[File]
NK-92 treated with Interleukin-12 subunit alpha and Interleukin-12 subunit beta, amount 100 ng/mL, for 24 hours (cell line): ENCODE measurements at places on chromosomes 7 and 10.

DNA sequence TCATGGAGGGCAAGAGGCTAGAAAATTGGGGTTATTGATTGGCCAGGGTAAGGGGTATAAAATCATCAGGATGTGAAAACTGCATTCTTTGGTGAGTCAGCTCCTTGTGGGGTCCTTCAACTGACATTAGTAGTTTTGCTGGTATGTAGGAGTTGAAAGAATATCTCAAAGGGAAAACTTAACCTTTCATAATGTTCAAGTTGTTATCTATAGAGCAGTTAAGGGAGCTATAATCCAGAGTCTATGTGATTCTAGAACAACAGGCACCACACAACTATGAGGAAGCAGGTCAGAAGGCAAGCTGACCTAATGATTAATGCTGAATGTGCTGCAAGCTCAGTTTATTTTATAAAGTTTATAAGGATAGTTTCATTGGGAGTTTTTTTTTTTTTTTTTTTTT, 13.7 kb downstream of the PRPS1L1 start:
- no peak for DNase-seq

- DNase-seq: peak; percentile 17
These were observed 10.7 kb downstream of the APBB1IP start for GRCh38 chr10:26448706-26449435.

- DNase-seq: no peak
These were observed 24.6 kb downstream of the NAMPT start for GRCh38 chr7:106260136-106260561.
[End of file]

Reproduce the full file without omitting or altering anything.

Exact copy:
NK-92 treated with Interleukin-12 subunit alpha and Interleukin-12 subunit beta, amount 100 ng/mL, for 24 hours (cell line): ENCODE measurements at places on chromosomes 7 and 10.

DNA sequence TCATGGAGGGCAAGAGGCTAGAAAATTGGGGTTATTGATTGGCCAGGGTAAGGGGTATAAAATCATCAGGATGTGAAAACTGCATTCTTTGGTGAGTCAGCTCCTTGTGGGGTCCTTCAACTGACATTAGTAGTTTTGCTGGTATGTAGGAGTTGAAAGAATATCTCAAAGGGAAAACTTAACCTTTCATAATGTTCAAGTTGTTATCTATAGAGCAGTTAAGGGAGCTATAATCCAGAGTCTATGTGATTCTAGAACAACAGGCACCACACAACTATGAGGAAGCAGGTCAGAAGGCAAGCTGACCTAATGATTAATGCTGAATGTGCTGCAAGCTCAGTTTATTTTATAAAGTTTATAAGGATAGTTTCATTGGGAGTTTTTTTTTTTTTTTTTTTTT, 13.7 kb downstream of the PRPS1L1 start:
- no peak for DNase-seq

- DNase-seq: peak; percentile 17
These were observed 10.7 kb downstream of the APBB1IP start for GRCh38 chr10:26448706-26449435.

- DNase-seq: no peak
These were observed 24.6 kb downstream of the NAMPT start for GRCh38 chr7:106260136-106260561.